Matt Gillis , Deseret News
SALT LAKE CITY — A 10-year state energy plan laid out by Gov. Gary Herbert on Tuesday opens the door to nuclear power but does not set mandates or specific targets regarding clean energy.
Rather, Herbert intends to rely on free enterprise to make Utah a net energy exporter and help get the country out of its energy-dependency crisis, he said.
Herbert's plan would use Utah State University, BYU and the University of Utah as a research triangle to bolster private industry attempts to create cleaner, cheaper sources of energy.
"We're at the forefront of technological development," he said. "Utah is uniquely poised."
Coal resources in Utah could last decades, and natural gas could go even further, but consumers are beginning to demand clean energy, Herbert said. He wants to mix renewable resources, such as wind power, with non-renewable sources to meet the growing demand.
Rocky Mountain Power, for instance, is already selling the second-highest amount of wind power in the country but has to back it up with coal-fired electricity, said company president Rich Walje. Customers are paying extra to use the renewable power.
Salt Lake County Mayor Peter Corroon, a Democrat who is running against Herbert in this fall's special gubernatorial election, released a statement Tuesday criticizing the governor's plan.
"Unfortunately, our governor and state leaders have not shown a willingness to even support some of the concepts being proposed," Corroon said in the statement. Instead, Herbert has vetoed legislation that would let local governments better pursue green energy and another measure that would have included an "opt out" provision for utility customers during peak summer power-usage periods.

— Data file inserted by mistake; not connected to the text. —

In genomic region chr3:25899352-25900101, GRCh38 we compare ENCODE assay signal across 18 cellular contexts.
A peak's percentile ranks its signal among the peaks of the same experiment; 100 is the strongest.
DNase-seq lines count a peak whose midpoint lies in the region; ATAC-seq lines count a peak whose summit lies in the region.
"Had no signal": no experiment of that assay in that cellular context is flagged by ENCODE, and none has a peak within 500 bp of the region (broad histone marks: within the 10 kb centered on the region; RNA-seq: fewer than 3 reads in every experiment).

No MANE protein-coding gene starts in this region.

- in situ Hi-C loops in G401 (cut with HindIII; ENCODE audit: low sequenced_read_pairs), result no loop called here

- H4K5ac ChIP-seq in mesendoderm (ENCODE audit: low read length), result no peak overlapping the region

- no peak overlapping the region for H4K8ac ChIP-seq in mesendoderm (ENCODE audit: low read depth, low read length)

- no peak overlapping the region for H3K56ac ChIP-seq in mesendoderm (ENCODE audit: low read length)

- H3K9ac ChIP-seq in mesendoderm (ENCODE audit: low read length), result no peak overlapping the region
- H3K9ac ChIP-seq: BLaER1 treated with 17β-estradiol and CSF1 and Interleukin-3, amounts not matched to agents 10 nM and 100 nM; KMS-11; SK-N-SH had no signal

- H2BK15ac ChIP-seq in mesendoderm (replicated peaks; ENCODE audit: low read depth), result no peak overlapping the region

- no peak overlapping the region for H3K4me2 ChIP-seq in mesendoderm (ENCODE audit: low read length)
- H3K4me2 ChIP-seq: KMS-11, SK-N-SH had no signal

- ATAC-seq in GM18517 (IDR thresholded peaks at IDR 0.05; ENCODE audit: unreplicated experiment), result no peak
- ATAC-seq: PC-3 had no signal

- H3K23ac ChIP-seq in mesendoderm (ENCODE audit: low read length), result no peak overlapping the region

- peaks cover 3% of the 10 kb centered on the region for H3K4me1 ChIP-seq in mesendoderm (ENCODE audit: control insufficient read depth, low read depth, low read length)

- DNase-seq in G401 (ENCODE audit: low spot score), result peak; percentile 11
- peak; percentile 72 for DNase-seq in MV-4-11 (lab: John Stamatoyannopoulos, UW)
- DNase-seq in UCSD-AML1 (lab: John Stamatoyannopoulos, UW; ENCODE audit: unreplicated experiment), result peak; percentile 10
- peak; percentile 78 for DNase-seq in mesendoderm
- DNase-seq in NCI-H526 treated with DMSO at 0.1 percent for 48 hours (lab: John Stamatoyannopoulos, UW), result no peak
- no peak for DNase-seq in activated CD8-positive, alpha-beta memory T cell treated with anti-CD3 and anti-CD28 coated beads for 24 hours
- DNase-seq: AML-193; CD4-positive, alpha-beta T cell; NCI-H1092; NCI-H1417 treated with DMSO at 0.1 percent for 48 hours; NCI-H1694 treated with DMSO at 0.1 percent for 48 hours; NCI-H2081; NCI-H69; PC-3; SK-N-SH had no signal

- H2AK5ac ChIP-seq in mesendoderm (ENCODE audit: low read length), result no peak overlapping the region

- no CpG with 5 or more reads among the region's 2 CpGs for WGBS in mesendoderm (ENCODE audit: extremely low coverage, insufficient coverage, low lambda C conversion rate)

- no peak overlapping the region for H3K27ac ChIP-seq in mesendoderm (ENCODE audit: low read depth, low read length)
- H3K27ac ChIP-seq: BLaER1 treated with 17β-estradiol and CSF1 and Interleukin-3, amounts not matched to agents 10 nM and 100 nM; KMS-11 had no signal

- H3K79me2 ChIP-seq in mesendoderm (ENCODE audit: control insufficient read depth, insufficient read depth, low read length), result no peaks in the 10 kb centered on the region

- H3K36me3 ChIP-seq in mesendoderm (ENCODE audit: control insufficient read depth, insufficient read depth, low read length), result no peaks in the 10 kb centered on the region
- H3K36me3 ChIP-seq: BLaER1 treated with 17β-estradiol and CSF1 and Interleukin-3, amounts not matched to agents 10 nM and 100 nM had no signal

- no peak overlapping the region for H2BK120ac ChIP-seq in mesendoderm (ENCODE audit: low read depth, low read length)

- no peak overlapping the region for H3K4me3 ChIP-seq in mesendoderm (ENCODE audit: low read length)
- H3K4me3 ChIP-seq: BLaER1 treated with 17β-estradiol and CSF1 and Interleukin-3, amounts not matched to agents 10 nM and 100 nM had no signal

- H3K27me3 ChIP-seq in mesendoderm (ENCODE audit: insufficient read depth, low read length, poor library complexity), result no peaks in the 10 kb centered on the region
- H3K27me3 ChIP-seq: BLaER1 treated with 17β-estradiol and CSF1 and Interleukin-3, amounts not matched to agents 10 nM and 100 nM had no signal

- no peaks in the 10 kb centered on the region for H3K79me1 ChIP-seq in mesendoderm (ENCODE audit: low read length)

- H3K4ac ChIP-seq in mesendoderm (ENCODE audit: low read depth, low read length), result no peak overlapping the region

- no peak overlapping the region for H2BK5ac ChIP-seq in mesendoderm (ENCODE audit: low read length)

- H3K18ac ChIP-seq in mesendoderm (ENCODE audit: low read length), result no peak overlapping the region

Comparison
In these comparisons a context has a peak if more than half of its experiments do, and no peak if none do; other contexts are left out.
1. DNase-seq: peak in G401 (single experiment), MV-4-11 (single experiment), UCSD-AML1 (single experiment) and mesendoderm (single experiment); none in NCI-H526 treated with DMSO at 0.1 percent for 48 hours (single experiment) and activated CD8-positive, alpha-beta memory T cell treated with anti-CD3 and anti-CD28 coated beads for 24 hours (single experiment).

Utah has been the only state in the Intermountain West to lose clean energy jobs over the last decade, the Corroon campaign points out.
Herbert did not specifically address global warming during Tuesday's news conference except to tell a television reporter that the preferred term was "climate change." The remarks stand in stark contrast to statements made during a Western Governor's Association conference, when he said the science is not necessarily conclusive on global warming and that most people do not understand it. Herbert was lieutenant governor at the time.
On another scientific front, Herbert plans to have a 14-member work group look at the possibility of nuclear power in Utah.
"The issue is not going to go away," Herbert said. "We have 100 nuclear power plants in this country in 31 different states."
The team is expected to have recommendations by the end of this year and will look at water, safety and waste issues regarding the controversial power source.
"Good science will make good policy, and we need to make sure we have good science that helps us," Herbert said.